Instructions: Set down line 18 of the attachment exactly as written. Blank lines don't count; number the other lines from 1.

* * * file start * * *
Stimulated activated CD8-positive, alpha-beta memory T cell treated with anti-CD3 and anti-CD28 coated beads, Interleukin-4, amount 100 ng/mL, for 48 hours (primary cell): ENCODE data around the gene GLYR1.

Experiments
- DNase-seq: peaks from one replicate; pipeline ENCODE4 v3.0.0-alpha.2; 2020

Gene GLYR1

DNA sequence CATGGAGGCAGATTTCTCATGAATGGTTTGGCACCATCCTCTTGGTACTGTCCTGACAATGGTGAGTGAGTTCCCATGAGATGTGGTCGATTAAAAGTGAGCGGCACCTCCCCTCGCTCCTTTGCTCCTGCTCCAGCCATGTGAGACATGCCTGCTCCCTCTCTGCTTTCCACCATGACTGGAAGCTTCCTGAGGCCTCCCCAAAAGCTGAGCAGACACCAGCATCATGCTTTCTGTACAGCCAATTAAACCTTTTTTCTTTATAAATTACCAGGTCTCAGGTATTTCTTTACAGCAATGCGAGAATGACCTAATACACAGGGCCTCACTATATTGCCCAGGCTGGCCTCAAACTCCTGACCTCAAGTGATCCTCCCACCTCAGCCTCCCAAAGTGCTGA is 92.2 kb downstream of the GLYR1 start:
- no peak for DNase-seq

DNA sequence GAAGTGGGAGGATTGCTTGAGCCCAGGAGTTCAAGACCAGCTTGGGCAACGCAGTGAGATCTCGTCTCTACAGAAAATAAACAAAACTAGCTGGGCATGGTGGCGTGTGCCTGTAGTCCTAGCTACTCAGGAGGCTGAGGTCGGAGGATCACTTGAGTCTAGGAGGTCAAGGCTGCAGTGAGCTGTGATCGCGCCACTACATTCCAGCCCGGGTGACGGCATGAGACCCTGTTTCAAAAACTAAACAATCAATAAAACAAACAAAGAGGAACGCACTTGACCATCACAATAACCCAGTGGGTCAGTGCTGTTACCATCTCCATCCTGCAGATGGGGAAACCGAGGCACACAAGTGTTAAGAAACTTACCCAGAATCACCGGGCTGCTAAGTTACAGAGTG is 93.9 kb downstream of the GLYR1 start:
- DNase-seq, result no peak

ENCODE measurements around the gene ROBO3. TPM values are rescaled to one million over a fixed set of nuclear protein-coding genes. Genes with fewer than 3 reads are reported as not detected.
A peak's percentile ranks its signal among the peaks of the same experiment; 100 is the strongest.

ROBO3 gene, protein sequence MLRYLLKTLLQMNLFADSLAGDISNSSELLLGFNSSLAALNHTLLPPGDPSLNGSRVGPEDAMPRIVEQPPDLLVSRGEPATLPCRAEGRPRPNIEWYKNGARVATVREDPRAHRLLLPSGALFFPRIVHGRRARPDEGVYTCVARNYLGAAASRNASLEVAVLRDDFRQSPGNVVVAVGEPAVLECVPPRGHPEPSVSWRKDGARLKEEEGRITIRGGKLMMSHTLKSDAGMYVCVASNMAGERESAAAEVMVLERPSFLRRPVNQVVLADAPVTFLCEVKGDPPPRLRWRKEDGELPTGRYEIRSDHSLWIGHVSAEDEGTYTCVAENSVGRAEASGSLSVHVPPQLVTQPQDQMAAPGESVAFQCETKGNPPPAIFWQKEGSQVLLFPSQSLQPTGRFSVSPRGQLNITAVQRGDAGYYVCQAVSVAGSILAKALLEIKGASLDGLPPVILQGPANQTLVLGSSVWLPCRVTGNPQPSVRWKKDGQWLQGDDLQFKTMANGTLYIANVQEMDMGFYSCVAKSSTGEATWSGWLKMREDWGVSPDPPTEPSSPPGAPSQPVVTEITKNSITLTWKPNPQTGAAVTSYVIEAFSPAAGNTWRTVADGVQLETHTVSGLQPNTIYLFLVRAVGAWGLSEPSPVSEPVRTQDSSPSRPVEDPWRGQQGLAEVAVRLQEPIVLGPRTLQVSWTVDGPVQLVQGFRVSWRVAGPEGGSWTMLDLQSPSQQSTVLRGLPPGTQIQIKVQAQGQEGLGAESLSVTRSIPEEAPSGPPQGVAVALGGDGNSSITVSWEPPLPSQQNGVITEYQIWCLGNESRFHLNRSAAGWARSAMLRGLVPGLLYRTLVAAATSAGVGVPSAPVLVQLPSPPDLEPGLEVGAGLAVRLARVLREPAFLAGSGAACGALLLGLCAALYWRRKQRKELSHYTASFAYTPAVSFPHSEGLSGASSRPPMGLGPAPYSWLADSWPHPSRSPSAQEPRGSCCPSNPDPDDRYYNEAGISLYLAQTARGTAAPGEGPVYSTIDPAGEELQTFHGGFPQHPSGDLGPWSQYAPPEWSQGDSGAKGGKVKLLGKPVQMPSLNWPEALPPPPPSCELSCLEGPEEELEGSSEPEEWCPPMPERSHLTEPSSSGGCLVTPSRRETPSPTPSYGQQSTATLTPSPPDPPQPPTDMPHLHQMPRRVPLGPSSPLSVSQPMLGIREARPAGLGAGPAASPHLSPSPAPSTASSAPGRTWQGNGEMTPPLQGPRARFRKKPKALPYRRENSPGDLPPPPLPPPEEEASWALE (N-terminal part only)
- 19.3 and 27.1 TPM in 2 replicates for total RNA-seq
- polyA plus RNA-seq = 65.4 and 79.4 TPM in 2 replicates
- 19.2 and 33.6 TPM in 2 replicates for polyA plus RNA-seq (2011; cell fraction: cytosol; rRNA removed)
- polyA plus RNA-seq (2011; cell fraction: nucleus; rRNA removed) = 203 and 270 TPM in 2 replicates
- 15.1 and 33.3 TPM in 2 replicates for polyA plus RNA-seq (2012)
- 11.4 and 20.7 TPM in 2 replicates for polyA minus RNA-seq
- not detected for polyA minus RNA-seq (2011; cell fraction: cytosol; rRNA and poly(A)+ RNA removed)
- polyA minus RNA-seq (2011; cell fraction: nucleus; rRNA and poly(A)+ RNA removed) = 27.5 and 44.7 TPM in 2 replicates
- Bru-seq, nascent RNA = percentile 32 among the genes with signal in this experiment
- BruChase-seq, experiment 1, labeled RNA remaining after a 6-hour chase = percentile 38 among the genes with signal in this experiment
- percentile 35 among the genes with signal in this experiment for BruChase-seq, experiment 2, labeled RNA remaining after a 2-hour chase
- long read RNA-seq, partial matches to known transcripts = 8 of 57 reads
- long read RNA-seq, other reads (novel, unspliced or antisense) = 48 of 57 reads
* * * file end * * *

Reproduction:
- not detected for polyA minus RNA-seq (2011; cell fraction: cytosol; rRNA and poly(A)+ RNA removed)